I put the car in park and turned off the engine. My coffee—half empty and pitch black—was cold now. I lit a cigarette, rolled the window down and stared at the old house to my right. The house I spent weekends at as a kid, my grandparents' house.
I hadn't been back for eleven months, not since the funeral. My grandmother called and said she had something for me, said it belonged to my grandfather and that I might want it.
I took a sip of coffee and reached in my notebook for an old, faded photograph with creases at the corners. The photo showed the house when my grandfather was around. The hydrangeas—once full of bright pinks and purples—were now withered away to a few white petals. The palm tree towards the side of the house hadn't grown much. It was probably dead now. I remember digging the soil out with my grandfather. The palm was just a baby then, but it had potential, it'll be a strong one, my grandfather said when we got it. We dug the hole and set the palm in then packed the soil tightly around.
Now all we can do is water it, he said, the sun and time will take care of the rest.
He pat me on the head and stood up to claim what he had laid. As he lit his cigarette—the sun reflecting off the silver zippo lighter he carried—I noticed, for the first time, his hands. Cracked and sun-dried with dirt and blood under the ivory-like nails, they looked mean and tired, exhausted from a lifetime of work, but absolutely perfect. The kind of hands you wished could talk, could tell you about where they'd been and everything they'd done. The cigarette he held only added to their stoicism, the way it fit snug between the middle and pointer fingers made them comforting.
Don't you ever start this, he said holding up his cigarette as flakes of ash fell to his boots.
I hate that smell grandpa, I replied. And I did, still do, but the image of him with a cigarette between his lips was too powerful, and so when I had my first smoke, I did it the way I remembered he did. Firmly held in the right hand and slowly raised to the lips, inhaling with conviction.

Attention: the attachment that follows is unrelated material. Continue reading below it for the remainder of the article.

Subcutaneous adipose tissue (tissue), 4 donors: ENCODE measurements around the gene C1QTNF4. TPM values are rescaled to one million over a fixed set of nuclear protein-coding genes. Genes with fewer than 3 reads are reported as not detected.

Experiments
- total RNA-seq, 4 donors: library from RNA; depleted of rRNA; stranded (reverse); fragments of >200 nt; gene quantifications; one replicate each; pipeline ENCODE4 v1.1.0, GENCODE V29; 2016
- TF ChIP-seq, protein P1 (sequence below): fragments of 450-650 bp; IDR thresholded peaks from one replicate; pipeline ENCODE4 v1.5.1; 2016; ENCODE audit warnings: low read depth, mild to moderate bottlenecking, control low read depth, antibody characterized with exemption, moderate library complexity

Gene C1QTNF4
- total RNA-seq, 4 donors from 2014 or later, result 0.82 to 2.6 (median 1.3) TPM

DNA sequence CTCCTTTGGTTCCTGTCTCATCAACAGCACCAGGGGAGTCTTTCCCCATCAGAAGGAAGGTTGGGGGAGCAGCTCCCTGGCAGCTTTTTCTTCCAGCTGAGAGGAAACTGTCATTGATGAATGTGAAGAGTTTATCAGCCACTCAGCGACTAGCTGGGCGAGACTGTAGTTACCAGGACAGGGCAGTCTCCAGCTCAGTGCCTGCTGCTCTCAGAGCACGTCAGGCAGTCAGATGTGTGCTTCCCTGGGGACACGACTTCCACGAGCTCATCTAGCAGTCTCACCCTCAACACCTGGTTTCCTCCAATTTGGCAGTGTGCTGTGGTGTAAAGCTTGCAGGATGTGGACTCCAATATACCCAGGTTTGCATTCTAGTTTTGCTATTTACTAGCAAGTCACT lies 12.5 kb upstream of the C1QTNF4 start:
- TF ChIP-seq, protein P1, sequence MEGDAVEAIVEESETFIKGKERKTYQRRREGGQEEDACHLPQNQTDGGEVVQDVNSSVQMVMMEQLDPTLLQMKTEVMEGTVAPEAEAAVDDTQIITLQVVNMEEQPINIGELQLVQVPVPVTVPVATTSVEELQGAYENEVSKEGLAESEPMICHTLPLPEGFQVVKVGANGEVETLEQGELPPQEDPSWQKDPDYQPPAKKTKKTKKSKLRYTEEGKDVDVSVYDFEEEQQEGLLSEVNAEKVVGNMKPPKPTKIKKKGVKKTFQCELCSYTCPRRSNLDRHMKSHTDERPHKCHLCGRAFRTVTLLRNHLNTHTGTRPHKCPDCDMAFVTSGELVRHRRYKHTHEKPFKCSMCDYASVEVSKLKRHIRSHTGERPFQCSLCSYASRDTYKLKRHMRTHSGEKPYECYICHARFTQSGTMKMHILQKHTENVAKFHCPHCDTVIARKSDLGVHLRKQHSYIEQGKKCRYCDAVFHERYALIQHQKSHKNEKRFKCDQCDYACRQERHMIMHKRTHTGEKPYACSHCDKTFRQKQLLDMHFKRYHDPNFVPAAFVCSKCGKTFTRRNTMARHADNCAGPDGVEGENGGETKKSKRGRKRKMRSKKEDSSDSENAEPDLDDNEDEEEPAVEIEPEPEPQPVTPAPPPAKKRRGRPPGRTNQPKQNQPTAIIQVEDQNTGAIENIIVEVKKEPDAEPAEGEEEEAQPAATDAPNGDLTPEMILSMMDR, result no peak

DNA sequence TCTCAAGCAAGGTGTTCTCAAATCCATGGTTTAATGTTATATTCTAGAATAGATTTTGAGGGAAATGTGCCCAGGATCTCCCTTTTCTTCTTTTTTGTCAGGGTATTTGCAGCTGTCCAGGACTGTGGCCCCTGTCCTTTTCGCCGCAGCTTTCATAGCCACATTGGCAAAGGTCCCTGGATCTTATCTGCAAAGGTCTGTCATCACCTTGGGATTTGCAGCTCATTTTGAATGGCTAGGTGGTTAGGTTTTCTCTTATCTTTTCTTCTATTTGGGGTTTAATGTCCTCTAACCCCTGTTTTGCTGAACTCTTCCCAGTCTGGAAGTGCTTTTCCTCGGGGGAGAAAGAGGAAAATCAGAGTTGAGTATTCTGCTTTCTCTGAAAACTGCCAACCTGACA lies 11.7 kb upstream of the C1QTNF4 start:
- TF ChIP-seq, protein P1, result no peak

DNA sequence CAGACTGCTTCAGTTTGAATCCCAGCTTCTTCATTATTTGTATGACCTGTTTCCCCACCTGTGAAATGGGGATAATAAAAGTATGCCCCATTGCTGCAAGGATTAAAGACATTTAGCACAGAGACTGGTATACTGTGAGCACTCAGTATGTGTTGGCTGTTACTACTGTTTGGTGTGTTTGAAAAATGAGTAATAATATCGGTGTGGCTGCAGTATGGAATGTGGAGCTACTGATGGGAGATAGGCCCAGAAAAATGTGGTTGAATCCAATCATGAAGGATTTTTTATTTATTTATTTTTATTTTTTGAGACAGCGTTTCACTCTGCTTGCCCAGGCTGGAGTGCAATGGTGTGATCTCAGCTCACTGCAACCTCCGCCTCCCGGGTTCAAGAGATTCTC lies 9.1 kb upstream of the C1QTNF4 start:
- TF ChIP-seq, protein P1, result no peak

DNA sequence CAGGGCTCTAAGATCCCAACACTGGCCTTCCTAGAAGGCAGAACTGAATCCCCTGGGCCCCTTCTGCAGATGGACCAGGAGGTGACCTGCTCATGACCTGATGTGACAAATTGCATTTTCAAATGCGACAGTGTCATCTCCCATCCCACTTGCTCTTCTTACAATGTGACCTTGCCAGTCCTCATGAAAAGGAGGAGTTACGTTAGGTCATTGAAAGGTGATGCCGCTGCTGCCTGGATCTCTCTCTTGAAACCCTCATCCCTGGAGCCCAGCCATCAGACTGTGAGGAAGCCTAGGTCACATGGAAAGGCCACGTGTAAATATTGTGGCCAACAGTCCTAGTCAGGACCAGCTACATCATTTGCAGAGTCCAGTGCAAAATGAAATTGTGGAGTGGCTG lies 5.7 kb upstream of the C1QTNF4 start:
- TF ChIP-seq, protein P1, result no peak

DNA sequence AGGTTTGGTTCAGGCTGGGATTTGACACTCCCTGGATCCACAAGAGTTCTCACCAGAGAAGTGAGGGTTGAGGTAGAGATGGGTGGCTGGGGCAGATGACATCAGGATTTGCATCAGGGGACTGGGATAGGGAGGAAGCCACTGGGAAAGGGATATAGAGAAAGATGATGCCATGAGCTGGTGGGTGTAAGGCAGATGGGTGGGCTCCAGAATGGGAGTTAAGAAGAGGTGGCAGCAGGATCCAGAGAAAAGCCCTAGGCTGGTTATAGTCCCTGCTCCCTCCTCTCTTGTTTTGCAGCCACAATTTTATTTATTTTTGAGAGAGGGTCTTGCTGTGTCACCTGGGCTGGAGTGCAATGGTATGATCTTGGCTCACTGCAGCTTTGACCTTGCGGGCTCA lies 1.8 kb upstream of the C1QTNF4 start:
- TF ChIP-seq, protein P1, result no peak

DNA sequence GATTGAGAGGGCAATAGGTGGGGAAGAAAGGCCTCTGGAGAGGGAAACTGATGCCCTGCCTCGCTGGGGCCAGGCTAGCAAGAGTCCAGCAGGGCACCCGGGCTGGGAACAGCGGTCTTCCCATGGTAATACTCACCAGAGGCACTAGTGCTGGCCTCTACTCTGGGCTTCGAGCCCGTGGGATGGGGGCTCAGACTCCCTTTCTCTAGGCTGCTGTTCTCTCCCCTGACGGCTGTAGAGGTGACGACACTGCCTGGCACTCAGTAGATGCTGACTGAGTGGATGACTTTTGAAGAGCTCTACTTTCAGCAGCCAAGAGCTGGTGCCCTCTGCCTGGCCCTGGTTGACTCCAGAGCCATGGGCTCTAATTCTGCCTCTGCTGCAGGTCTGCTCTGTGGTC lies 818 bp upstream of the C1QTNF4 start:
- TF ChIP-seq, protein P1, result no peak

I set the photo down and took a sip of coffee. Another vice I instinctively inherited from him.
Black, no sugar and no cream, he said, that's how coffee's meant to be.
I was ten when I had my first sip. As he handed over the forest green ceramic mug, I noticed a small grin form in the corner of his mouth. I took the mug and stared down into the blackness, looking for whatever it was my grandfather got out of it. I raised the mug and poured the coffee into my mouth. My throat shut tight, allowing none of the grainy, burning liquid down. I spit the coffee back into the mug as my grandfather laughed to himself.
Good cup of mud, eh, he said.
How do you drink that stuff, I asked.
You don't, he said, you sip it. He reached over and took the mug from me and sipped as he leaned back in his chair.
The photo was old and faded but it was clear who was in it. My grandfather lying on the front lawn, legs crossed at the ankles, arms raised and folded behind his head as the sun poured down around him. I was there too, at his side, copying his posture. I must have been seven or eight in the picture, oblivious to all around me, but even then wanting to be just like him. My hands don't quite reach far enough for my head to rest on, nor do my legs seem to cross as perfectly as his, but you could see the imitation.